Naming / Formatting

Method names follow the same naming conventions as described for procedures and functions in this document.

Use of Static Methods

Use static methods when you do not intend for a method to be overridden by descendant classes.

Use of virtual / dynamic Methods

Use virtual methods when you intend for a method to be overridden by descendant classes. Dynamic should only be used on classes to which there will be many descendant (direct or indirect). For example, a class containing one infrequently overridden method and 100 descendent classes should make that method dynamic to reduce the memory use by the 100 descendent classes.

It is not guaranteed, though, that making a method dynamic instead of virtual will reduce the memory requirements. Additionally, the benefits from using dynamic in terms of resource consumption are so negligible that is is possible to say:

Always make methods virtual, and only under exceptional circumstances dynamic.

Use of Abstract Methods

Do not use abstract methods on classes of which instances will be created. Use abstract only on base classes that will never be created.

Property Access Methods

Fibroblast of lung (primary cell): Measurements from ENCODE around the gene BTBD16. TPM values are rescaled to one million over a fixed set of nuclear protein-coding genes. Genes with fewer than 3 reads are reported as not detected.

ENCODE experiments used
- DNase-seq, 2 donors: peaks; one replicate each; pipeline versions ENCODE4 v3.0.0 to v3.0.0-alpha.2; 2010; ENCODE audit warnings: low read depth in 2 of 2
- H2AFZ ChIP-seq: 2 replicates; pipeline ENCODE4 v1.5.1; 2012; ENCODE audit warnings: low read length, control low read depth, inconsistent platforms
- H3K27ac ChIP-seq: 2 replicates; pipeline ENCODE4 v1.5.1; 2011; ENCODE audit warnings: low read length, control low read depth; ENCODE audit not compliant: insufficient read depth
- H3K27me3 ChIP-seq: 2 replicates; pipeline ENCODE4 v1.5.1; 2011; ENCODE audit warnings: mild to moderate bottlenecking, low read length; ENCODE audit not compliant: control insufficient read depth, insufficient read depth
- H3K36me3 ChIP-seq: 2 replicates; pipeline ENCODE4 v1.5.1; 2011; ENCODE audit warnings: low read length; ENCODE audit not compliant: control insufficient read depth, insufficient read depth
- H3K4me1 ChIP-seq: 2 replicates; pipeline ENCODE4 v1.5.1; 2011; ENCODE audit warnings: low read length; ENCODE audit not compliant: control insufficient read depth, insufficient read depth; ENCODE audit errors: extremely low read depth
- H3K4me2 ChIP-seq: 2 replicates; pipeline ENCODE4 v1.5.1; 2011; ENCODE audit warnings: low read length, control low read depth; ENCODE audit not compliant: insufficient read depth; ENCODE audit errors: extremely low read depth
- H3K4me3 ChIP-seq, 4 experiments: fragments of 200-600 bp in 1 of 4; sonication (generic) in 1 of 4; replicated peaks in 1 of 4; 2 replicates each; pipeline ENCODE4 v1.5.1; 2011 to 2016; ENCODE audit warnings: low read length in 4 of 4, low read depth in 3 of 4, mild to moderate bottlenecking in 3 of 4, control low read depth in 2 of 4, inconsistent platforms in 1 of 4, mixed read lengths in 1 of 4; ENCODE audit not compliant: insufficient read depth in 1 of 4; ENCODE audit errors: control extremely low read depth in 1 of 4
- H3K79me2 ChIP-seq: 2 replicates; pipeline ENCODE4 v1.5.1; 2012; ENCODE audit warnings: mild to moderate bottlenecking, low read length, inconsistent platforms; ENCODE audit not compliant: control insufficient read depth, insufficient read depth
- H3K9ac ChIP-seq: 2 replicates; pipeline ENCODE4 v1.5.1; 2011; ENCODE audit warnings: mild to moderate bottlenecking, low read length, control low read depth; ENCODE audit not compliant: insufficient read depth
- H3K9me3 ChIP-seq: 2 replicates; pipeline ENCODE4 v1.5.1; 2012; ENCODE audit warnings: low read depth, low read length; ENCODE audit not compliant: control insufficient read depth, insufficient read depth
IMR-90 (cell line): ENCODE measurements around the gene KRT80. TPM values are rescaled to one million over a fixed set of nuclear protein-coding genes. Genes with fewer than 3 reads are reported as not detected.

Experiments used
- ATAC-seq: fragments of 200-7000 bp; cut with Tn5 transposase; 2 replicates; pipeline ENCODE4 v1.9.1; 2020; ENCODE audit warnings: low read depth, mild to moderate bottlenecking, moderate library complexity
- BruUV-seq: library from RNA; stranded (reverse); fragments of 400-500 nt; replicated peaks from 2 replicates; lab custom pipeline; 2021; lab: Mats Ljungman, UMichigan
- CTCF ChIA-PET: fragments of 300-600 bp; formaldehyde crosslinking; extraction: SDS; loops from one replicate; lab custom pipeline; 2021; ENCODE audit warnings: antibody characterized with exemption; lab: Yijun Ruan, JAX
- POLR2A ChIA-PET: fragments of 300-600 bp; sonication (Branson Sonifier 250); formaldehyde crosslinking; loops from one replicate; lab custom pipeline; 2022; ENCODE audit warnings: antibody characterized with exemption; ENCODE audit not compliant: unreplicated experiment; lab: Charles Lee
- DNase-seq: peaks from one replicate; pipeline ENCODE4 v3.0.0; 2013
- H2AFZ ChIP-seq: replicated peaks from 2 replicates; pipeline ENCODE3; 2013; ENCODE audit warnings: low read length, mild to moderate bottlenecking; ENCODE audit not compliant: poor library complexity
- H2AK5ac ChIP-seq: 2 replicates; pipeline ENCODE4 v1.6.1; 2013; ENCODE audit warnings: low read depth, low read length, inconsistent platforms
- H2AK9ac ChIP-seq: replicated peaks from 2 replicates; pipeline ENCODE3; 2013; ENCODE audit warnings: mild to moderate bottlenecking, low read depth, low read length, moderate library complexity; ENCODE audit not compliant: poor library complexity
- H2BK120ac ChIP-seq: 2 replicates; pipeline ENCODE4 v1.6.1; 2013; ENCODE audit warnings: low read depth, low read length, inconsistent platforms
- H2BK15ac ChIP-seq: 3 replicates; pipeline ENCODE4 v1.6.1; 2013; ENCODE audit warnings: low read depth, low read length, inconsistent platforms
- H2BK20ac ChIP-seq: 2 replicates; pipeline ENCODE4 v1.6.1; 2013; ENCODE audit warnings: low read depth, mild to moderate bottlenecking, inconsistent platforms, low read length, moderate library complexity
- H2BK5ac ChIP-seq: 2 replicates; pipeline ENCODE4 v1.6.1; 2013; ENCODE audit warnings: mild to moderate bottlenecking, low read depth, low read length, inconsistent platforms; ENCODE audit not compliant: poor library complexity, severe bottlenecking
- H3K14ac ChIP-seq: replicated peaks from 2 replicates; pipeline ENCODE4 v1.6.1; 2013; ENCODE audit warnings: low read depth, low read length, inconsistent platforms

All access methods must appear in the private or protected sections of the class definition.

Property access methods naming conventions follow the same rules as for procedures and functions. The read accessor method (reader method) must be prefixed with the word Get. The write accessor method (writer method) must be prefixed with the word Set. The parameter for the writer method will have the name Value, and its type will be that of the property it represents - for example,

  TSomeClass = class(TObject)
  private
    FSomeField: Integer;
  protected
    function GetSomeField: Integer;
    procedure SetSomeField(Value: Integer);
  public
    property SomeField: Integer read GetSomeField write SetSomeField;
  end;

Properties

Naming / Formatting

Use of Access Methods

Although not required, it is encouraged to use at a minimum a write access method for properties that represent a private field. Provide a write access method only for properties that should be accessed externally, or by subclasses. Otherwise the property should be read-only.